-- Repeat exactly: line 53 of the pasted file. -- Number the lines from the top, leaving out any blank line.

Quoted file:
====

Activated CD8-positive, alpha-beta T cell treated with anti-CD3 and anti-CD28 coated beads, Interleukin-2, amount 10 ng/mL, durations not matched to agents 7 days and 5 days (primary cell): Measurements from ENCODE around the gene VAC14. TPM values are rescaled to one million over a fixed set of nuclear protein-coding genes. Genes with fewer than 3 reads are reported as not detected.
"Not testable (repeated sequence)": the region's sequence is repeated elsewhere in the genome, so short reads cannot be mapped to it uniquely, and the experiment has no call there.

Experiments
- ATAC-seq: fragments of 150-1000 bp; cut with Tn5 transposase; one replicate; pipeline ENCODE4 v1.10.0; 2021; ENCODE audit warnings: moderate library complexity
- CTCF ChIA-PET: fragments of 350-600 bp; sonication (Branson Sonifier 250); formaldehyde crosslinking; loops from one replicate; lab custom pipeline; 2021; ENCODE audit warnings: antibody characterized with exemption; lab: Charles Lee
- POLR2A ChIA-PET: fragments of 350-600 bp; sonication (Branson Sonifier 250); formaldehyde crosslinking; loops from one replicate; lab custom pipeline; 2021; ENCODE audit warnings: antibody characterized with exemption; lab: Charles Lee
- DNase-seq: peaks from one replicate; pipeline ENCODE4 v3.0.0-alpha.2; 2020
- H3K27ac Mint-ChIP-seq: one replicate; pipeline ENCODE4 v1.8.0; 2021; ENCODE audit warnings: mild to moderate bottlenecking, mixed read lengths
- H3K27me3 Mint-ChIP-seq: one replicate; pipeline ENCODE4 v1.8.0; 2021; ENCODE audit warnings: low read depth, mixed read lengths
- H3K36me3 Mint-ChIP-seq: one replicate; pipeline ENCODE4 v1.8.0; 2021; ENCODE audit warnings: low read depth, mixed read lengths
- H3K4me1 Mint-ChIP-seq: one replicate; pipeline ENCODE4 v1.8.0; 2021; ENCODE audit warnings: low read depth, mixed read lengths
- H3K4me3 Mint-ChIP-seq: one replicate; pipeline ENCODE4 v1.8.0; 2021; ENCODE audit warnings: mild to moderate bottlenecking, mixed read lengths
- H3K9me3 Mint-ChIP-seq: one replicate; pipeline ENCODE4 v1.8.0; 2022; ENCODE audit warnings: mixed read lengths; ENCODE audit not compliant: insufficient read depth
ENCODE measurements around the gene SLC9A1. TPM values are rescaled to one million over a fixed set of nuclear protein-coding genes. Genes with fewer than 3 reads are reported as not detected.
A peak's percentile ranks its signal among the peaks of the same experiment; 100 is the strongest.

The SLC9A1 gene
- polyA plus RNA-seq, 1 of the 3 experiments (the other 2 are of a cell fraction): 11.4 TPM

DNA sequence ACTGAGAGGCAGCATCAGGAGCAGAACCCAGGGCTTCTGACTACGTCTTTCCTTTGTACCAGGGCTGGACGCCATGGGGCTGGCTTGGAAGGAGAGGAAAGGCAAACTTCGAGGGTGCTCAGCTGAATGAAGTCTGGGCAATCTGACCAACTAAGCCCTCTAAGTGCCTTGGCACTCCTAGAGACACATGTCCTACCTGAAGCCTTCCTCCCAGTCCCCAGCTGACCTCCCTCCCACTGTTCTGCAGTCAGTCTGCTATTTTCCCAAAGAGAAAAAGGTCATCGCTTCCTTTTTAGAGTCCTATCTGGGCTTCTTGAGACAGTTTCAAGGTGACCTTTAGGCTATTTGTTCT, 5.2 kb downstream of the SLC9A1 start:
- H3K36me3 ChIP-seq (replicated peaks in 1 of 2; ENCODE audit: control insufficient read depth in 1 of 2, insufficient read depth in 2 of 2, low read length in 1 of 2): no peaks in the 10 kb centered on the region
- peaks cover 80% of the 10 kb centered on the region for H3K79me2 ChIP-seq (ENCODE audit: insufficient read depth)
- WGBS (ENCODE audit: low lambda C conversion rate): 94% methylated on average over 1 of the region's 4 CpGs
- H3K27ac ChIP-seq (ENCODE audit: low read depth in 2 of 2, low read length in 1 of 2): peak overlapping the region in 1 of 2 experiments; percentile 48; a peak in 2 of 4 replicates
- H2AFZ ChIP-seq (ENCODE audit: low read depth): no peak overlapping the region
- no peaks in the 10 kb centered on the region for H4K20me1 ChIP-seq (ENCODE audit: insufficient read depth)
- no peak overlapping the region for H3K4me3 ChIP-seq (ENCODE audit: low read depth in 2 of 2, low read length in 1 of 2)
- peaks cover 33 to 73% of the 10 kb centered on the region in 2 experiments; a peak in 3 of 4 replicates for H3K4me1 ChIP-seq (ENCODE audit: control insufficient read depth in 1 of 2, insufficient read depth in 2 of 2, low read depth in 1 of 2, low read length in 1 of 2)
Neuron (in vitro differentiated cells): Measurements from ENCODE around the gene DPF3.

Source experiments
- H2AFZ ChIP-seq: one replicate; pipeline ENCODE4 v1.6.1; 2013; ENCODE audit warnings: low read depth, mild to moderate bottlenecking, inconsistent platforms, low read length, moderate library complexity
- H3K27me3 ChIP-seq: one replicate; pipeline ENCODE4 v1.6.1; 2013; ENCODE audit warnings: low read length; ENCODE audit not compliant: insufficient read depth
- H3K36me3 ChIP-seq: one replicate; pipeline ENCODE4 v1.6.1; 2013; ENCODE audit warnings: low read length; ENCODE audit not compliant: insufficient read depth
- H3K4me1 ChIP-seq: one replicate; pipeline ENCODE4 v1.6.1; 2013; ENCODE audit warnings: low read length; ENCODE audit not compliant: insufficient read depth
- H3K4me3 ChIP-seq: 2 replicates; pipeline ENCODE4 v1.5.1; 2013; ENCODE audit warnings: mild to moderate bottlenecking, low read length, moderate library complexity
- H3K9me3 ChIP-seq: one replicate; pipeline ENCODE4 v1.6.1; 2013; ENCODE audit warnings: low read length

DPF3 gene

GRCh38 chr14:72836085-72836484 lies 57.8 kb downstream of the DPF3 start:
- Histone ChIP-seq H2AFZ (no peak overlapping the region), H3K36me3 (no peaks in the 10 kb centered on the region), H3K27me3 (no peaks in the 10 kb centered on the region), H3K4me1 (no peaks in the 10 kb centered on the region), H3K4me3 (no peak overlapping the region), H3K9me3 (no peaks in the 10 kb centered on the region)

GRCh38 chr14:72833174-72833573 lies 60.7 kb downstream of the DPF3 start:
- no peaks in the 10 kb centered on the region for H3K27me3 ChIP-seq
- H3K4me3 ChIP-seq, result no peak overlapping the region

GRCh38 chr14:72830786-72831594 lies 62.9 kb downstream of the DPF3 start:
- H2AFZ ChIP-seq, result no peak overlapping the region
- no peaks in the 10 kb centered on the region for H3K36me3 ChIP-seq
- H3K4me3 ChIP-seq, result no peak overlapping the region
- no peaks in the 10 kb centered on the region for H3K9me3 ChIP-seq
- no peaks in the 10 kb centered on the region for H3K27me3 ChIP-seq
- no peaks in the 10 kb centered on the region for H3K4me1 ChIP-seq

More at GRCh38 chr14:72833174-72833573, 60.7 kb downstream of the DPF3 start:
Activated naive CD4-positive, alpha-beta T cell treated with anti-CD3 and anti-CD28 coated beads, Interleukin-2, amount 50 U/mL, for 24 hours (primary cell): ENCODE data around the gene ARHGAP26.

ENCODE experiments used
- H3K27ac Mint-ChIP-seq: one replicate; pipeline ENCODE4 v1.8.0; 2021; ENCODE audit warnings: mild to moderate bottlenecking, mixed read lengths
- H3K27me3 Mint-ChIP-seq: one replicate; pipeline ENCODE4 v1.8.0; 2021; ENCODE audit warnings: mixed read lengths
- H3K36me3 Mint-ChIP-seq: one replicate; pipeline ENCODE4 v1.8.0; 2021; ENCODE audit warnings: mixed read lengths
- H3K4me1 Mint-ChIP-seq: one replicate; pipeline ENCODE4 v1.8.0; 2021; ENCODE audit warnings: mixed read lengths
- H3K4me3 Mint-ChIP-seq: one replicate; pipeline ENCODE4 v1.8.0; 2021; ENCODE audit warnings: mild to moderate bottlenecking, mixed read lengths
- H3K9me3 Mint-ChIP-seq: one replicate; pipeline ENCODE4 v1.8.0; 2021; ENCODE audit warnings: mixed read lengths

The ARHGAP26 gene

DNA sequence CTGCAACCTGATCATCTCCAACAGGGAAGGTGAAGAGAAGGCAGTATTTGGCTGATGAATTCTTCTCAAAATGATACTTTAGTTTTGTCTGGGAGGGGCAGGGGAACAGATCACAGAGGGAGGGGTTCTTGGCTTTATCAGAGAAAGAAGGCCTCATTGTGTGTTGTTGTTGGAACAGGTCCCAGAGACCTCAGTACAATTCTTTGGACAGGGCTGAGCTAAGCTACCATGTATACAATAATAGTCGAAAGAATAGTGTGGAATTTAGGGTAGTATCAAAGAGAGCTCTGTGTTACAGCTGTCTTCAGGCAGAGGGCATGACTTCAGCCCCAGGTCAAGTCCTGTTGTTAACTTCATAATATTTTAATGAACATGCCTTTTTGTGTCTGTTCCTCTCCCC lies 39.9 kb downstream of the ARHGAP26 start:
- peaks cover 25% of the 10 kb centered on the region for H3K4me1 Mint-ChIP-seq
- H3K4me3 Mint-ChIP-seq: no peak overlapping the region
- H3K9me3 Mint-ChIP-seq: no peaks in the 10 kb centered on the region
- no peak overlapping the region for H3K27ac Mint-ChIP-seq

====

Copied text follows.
- H3K36me3 Mint-ChIP-seq: one replicate; pipeline ENCODE4 v1.8.0; 2021; ENCODE audit warnings: mixed read lengths